“Most of our outfit is on the boat,” said Whopper. “I don’t believe anybody will carry it off.”
“Let us fix the fire so it will burn the most of the night,” said Giant. “That will scare off any wild animals that may be prowling around.”
Wood was to be had in plenty, and they cut several sticks which were not very dry and would, consequently, burn slowly. They sat up until about nine o’clock and then turned in, resolved to be up at daybreak and on their way once more, directly after breakfast.
It was cozy enough in the tent, which was just large enough to accommodate the four boys. As they were to remain there but one night they had not fixed up any couches further than to throw down some dry brushwood and a few cedar boughs. Giant and Whopper rested at the rear of the tent and Snap and Shep in front, close to the half-open flap.
Snap had been asleep about two hours when he awoke with a start. He listened and heard the bark of a fox not very far from the camp.
“Wish I could bring him down, just for the fun of the thing,” he murmured to himself, and then, reaching for his shotgun, he arose and tiptoed his way out of the tent.
The fire had burned low and Snap was wise enough to slink into the shadows, so that the fox might not see him. Just back of the temporary camp was a big rock and toward this he crawled, keeping his firearm before him and ready for use.
Several minutes passed, and then he heard the bark of the fox once more, this time much closer. He strained his eyes to catch sight of the creature, but the darkness under the trees was too great.
After that fully five minutes passed and Snap had about made up his mind that the fox had gotten scared and turned tail, when he heard a cracking of brushwood directly in front of him.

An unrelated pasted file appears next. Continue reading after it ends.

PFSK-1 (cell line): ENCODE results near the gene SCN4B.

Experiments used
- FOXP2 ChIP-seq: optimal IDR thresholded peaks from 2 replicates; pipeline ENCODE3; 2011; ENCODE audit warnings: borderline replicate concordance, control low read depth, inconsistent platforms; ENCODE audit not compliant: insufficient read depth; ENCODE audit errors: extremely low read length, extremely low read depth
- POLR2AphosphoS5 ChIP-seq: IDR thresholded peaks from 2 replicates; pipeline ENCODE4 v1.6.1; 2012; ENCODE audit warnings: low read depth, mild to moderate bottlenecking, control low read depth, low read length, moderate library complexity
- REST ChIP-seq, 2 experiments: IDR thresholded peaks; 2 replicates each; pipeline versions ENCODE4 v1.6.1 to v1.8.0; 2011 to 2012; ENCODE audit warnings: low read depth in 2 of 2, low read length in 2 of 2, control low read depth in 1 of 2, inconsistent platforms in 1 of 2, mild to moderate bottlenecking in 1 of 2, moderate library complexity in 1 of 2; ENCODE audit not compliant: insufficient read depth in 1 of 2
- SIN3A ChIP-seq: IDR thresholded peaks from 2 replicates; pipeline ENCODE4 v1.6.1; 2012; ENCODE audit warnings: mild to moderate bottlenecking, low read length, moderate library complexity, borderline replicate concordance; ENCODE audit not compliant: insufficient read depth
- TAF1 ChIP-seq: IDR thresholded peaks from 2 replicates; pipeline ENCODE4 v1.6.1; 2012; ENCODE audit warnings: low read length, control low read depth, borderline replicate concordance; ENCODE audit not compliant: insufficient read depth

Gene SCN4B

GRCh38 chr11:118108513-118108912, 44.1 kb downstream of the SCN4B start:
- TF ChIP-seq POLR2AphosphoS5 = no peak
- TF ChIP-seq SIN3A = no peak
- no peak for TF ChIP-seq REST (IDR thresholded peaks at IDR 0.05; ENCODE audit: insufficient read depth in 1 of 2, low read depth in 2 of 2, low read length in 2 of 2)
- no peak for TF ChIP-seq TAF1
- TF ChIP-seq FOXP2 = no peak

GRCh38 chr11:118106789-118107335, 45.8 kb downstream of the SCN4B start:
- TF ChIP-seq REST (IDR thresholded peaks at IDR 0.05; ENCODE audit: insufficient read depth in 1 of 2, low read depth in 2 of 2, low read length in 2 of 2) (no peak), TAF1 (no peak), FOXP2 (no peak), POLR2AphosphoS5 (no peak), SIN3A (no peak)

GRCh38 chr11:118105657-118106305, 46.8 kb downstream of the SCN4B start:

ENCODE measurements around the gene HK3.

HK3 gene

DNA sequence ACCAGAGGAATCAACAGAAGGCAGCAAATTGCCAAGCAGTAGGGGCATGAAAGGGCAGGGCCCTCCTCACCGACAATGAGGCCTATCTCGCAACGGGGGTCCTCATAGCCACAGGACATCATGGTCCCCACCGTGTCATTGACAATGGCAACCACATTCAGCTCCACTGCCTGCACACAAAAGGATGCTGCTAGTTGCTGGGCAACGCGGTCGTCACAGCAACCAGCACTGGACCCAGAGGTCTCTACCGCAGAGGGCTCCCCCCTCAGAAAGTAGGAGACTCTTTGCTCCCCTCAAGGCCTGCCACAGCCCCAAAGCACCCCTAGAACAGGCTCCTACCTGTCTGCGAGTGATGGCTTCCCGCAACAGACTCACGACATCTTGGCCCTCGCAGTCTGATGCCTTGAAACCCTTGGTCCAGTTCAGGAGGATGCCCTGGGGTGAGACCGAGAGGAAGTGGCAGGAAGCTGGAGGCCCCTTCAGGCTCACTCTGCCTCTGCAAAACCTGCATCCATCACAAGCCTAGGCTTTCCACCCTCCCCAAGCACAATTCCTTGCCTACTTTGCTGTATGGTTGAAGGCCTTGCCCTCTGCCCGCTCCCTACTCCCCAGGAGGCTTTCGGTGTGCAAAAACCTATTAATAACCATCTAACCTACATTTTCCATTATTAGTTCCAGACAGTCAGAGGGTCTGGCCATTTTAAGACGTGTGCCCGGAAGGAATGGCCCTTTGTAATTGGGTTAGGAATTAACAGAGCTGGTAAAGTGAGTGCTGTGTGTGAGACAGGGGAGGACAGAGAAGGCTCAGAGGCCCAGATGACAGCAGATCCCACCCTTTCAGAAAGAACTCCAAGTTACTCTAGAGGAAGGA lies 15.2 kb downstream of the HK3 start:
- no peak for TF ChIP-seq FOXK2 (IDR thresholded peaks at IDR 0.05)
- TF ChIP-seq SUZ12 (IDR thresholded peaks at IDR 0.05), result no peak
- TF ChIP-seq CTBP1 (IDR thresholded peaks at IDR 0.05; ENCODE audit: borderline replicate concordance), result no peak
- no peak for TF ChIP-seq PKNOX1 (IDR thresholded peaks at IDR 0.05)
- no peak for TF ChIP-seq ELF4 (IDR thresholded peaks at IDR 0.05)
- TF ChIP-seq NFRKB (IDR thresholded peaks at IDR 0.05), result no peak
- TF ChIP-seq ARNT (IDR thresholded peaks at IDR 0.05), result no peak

With eyes on the alert he watched in the direction from whence the sound had proceeded, and at last caught the gleam of two small eyes as they looked suspiciously at the campfire.
“Now is my chance,” thought the young hunter, and raising his shotgun he took hasty aim and pulled the trigger.
Only a sharp click followed, and all in a flash Snap remembered that in the evening he had cleaned the firearm, but had not loaded it. The fox heard the click, caught sight of Snap, and whirling around made a leap for the woods and was out of sight in a twinkling.
A SEARCH FOR A ROWBOAT
“Well, of all the chumps in this world, I’m the worst!”
Thus it was that Snap upbraided himself for having forgotten to load the firearm. He knew it would be useless to dash back to the tent for ammunition—–the fox was gone and would take good care to keep its distance.
Much chagrined over his mistake, the youth turned back and walked toward the fire. Then he set his gun against a tree and built up the blaze a bit, for the night was chilly. He was just about to leave the fire and crawl back in the tent when a voice reached him: